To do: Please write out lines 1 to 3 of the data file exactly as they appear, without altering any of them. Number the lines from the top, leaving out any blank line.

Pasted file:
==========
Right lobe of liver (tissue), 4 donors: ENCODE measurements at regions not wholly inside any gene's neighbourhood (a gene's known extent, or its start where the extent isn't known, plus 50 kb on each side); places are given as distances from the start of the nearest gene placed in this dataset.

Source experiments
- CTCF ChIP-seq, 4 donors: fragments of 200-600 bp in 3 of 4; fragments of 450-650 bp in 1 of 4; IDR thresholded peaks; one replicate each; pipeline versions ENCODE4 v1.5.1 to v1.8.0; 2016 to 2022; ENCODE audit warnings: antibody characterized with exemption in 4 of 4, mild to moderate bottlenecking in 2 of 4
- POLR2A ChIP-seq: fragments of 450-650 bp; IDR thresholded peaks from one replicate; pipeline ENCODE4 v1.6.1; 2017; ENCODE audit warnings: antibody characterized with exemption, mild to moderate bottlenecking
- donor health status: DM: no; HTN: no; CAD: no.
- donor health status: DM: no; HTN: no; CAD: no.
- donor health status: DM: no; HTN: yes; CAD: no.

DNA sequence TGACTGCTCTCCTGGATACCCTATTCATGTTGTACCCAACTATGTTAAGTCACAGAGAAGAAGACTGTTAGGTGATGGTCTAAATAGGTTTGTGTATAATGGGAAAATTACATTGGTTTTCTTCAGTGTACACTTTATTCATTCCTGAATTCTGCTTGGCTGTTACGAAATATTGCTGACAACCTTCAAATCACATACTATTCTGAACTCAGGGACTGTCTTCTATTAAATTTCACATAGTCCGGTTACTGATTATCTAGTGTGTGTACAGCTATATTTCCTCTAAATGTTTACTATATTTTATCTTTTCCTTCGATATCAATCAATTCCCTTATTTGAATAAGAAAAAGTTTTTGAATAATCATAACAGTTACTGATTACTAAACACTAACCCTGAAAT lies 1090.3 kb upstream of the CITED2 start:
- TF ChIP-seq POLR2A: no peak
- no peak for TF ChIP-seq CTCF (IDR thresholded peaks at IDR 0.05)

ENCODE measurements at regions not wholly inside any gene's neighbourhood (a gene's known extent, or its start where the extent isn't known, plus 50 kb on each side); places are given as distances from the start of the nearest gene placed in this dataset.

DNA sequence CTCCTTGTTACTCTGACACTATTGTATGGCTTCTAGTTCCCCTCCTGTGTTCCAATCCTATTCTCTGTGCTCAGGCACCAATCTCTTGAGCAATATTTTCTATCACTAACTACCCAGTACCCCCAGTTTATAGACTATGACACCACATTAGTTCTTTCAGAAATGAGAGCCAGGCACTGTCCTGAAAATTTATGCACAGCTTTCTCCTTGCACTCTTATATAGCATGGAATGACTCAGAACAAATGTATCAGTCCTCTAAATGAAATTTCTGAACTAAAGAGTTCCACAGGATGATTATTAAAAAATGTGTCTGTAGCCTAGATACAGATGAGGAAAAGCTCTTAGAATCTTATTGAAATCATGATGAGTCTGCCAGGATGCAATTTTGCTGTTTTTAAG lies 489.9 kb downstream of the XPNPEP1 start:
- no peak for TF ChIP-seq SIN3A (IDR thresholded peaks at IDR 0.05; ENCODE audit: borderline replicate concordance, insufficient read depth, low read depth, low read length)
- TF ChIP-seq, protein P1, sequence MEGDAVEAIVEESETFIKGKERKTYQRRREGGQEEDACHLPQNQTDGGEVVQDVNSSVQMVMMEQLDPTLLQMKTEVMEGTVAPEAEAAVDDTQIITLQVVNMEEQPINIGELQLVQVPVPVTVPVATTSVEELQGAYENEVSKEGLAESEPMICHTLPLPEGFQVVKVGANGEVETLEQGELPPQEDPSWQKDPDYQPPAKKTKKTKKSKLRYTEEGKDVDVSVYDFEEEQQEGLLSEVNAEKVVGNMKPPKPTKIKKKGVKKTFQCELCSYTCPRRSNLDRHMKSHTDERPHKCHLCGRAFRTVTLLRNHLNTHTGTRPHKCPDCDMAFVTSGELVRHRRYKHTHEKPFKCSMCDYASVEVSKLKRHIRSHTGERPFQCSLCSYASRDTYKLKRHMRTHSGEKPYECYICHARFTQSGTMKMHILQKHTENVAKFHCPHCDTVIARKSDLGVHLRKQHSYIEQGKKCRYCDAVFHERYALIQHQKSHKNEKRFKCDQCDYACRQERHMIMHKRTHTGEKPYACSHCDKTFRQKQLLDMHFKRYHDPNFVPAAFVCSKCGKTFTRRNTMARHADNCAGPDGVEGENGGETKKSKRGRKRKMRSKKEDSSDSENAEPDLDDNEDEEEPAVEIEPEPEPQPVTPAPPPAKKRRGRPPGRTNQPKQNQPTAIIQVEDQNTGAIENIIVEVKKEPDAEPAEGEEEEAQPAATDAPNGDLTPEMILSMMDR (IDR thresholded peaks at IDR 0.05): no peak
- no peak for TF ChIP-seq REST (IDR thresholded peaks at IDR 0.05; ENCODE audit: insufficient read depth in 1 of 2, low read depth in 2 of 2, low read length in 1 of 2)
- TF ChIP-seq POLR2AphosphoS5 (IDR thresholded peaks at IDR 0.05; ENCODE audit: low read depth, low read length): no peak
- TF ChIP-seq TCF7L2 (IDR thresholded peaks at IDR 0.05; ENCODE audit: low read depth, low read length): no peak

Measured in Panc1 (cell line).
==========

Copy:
Right lobe of liver (tissue), 4 donors: ENCODE measurements at regions not wholly inside any gene's neighbourhood (a gene's known extent, or its start where the extent isn't known, plus 50 kb on each side); places are given as distances from the start of the nearest gene placed in this dataset.

Source experiments
- CTCF ChIP-seq, 4 donors: fragments of 200-600 bp in 3 of 4; fragments of 450-650 bp in 1 of 4; IDR thresholded peaks; one replicate each; pipeline versions ENCODE4 v1.5.1 to v1.8.0; 2016 to 2022; ENCODE audit warnings: antibody characterized with exemption in 4 of 4, mild to moderate bottlenecking in 2 of 4